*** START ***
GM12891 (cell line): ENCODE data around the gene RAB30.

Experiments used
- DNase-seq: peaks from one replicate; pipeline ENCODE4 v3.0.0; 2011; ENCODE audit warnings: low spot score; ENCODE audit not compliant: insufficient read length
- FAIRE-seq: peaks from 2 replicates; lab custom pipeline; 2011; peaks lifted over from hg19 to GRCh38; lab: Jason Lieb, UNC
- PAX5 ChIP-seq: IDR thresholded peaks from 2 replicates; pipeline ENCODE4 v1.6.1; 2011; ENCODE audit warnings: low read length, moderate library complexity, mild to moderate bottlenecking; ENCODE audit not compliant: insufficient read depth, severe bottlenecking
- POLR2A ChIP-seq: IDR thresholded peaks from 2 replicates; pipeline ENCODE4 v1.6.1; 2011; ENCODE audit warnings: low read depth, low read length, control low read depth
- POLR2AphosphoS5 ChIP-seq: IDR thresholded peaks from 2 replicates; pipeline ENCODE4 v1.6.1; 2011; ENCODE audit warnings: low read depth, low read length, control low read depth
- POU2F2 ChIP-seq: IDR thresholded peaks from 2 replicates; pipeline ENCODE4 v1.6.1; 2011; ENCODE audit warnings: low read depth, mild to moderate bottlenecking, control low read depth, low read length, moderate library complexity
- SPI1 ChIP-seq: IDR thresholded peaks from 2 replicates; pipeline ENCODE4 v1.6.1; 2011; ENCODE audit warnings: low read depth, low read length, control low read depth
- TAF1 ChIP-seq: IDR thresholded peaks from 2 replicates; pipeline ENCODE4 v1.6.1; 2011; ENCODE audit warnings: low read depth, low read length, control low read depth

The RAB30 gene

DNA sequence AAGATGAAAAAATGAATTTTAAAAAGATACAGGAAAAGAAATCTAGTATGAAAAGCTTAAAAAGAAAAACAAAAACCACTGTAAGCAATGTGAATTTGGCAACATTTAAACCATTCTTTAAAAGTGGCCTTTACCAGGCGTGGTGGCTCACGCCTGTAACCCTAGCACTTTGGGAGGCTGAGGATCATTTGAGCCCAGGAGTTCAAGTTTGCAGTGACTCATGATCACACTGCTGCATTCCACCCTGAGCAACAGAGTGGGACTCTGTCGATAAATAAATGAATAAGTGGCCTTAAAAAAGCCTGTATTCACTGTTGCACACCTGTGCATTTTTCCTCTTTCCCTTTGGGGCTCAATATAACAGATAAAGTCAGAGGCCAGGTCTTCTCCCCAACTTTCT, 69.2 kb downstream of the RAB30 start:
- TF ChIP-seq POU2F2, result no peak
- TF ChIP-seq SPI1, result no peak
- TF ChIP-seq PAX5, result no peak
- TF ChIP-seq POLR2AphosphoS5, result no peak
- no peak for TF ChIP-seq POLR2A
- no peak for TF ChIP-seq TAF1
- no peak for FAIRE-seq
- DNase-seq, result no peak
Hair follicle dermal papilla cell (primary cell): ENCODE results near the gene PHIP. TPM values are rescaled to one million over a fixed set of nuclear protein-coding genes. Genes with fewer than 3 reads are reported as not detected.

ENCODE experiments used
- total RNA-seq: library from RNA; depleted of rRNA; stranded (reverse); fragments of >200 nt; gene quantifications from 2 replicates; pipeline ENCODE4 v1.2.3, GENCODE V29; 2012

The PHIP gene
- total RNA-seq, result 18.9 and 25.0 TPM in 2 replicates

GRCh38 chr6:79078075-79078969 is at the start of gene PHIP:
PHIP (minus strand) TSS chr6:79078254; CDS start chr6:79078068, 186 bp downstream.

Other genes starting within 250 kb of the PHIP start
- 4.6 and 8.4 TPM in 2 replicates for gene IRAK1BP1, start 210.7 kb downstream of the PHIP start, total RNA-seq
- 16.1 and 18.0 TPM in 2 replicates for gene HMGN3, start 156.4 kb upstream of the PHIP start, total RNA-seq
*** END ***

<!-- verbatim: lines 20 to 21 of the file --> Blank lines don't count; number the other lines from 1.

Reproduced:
- DNase-seq, result no peak
Hair follicle dermal papilla cell (primary cell): ENCODE results near the gene PHIP. TPM values are rescaled to one million over a fixed set of nuclear protein-coding genes. Genes with fewer than 3 reads are reported as not detected.